editorial

editorial April 4, 2020

Taken liberties

At this point, it is fair to say Australia’s public health response to coronavirus trailed the developed world’s and our police response exceeded it. In many instances this week, one has been mistaken for the other. The public health measures are not in question – but little evidence has been given to show that special powers of enforcement are necessary.

editorial March 28, 2020

The sheer scale of it

Perhaps the government simply cannot visualise it. It is possible they are unable to fathom what is happening, to appreciate its size. Morrison’s response to this crisis is piecemeal and shambolic. His press conference on Tuesday night was the sort of policy improvisation that could have started with the words “Yes, and…” The prime minister is balancing the health of the public against the health of the economy, and doing neither very well.

editorial March 21, 2020

Panic! At the Costco

Really, we should not be surprised. Panic buying isn’t an aberration – it’s the logical extension of a political system based entirely on selfishness and indifference, on the hoarding of wealth and property. It is what happens when government persuades the public that it is the problem.

editorial March 14, 2020

World goes viral

This was the week the virus tipped over, morphing from the biggest story in the world to the only story in the world. There was only the virus. And the fear and the panic, which have begun to take on a life of their own. The gap is troublesome – the vast chasm between the health threat posed by COVID-19 and the intense response provoked, so far beyond anything seen before.

editorial March 7, 2020

Waiting for bad news

The government will next week announce the details of a stimulus package it hopes can blunt the effects of COVID-19 on the Australian economy. But long before the first coronavirus case was confirmed in Wuhan, the Australian economy was giving off warning signs. And, for months, the government ignored these gasps and sputters.

editorial December 21, 2019

The Canada Project

After the United States resettlement deal it is likely there will be 250 refugees in Papua New Guinea and on Nauru, still unsettled and held in stasis. Often it feels as if there is nothing that can be done. In this case, however, there is. A little-known part of Canada’s immigration system allows for refugees to be sponsored for resettlement. For about $20,000, a person can be considered as part of a special intake. There is a quota each year, which is about to be refreshed. Some 200 places are expected to be available in 2020. So, as the year comes to an end, The Saturday Paper is raising money to ensure the people held by Australia in offshore detention are included in this sponsorship process.

editorial December 14, 2019

This is an emergency

We don’t know for sure if Nero played violin while Rome burnt. If it did happen, it was likely a different instrument, perhaps a kithara. But that other question – of whether a leader could be so frivolous and uncaring in the face of such catastrophe – was answered this week by Scott Morrison.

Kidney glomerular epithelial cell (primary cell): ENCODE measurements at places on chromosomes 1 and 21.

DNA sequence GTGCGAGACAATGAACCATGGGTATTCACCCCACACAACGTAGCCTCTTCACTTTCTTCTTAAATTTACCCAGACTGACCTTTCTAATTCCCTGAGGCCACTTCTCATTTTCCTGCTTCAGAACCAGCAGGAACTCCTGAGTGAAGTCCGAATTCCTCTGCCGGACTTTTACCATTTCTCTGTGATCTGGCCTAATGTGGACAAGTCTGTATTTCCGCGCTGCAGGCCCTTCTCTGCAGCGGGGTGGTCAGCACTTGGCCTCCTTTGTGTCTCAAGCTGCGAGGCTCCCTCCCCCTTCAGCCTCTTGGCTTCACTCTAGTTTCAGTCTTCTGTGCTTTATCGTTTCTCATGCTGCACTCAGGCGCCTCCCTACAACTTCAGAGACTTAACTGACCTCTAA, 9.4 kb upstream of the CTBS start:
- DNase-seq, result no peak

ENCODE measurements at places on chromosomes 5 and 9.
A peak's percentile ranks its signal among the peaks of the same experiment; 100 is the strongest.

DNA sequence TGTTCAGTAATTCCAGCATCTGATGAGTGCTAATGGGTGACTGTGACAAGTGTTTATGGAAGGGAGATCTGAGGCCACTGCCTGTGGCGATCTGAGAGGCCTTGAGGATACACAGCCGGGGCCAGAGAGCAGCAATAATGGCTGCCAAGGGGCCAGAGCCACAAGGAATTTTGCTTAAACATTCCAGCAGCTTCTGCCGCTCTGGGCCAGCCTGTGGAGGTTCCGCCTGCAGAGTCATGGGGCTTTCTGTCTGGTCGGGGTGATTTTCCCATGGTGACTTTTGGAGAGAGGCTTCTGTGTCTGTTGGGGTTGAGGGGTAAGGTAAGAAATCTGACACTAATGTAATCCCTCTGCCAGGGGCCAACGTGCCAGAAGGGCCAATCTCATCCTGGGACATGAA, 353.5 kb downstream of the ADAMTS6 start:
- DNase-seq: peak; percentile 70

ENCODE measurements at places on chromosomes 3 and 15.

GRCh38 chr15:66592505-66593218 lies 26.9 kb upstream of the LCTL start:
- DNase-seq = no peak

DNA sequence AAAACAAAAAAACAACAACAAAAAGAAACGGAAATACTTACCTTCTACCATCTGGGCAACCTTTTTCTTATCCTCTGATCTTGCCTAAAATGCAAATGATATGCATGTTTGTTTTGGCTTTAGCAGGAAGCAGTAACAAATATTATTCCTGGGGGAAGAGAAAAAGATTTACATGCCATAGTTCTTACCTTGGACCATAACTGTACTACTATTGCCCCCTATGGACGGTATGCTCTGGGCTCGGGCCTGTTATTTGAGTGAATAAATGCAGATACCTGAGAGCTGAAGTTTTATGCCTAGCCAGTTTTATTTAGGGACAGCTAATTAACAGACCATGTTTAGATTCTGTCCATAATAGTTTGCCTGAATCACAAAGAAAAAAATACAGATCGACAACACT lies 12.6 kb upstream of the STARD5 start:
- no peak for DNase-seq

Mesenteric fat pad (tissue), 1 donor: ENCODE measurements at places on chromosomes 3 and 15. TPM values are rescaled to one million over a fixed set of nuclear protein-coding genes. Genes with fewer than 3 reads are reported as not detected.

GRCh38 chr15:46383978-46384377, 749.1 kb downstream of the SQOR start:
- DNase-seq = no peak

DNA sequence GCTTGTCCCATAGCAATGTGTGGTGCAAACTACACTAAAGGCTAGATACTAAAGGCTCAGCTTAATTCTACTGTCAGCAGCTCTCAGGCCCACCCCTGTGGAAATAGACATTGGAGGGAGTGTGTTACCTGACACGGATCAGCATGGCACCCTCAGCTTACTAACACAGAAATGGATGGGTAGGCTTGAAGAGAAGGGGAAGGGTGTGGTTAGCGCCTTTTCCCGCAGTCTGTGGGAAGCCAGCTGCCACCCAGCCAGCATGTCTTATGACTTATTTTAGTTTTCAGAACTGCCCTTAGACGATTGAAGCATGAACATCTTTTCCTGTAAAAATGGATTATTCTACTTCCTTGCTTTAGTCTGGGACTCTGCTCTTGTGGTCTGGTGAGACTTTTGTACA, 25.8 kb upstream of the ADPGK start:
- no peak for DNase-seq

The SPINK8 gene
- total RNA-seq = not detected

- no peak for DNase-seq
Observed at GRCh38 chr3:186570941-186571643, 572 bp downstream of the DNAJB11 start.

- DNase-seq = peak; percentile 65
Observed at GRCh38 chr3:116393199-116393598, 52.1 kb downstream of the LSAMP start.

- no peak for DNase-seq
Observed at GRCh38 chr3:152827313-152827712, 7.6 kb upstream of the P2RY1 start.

editorial December 7, 2019

Missing in action

The prime minister speaks of taking action. “Practical, meaningful action.” To buoy our economy, protect our land, lower emissions and create new jobs. On Thursday, as parliament hurtled to a close for the year, he took action – moving ruthlessly to push his union-busting bill through the house of representatives once more, undeterred by last week’s shock defeat in the senate.

editorial November 30, 2019

In a Taylor spin

The boys in the photo are still wearing their tuxedo jackets as they dive, arms tangled together, through the bonfire, and crash to the ground, unsinged. Others strip to their underwear to make the leap. One, perhaps not so lucky, is doused with a fire extinguisher by his peers. In the background, their boat is engulfed in flames, embers streaking the black night.

editorial November 23, 2019

Murdoch manifesto

“There are no climate change deniers around here,” says Rupert Murdoch. “I can assure you.” Except at The Australian: “Yes we have an early fire season, because we are in a drought, a bad drought, in some areas it is the worst since the Federation drought. There’s your clue, we had as bad or worse in the 1890s and 1900s.”

editorial November 16, 2019

A lonely place

According to the Department of Foreign Affairs “blue book” – given to the Morrison government after the election – the threat of “populism, nationalism and authoritarianism” is only growing in the region. “We need to work hard to respond to the challenges,” the document warns, “enhancing global co-operation and limiting coercive power.” The world it describes is a troubled one. Tensions are rising. Orthodoxies are breaking down.